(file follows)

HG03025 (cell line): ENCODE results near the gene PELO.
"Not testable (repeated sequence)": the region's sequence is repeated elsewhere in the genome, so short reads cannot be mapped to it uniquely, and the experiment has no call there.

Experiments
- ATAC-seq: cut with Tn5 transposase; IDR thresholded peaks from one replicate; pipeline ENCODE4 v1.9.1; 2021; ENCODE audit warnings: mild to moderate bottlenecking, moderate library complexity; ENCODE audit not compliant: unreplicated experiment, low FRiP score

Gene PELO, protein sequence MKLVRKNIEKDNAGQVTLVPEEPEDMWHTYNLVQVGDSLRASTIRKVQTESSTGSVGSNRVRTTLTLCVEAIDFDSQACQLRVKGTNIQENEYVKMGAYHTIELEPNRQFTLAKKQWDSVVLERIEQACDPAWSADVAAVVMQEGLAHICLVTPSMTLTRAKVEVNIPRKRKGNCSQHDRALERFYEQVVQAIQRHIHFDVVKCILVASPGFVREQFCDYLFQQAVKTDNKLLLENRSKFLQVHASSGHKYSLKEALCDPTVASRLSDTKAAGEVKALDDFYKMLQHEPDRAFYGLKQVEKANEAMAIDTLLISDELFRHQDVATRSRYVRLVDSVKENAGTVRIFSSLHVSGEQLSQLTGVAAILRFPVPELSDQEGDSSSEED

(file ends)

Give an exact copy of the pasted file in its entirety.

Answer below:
HG03025 (cell line): ENCODE results near the gene PELO.
"Not testable (repeated sequence)": the region's sequence is repeated elsewhere in the genome, so short reads cannot be mapped to it uniquely, and the experiment has no call there.

Experiments
- ATAC-seq: cut with Tn5 transposase; IDR thresholded peaks from one replicate; pipeline ENCODE4 v1.9.1; 2021; ENCODE audit warnings: mild to moderate bottlenecking, moderate library complexity; ENCODE audit not compliant: unreplicated experiment, low FRiP score

Gene PELO, protein sequence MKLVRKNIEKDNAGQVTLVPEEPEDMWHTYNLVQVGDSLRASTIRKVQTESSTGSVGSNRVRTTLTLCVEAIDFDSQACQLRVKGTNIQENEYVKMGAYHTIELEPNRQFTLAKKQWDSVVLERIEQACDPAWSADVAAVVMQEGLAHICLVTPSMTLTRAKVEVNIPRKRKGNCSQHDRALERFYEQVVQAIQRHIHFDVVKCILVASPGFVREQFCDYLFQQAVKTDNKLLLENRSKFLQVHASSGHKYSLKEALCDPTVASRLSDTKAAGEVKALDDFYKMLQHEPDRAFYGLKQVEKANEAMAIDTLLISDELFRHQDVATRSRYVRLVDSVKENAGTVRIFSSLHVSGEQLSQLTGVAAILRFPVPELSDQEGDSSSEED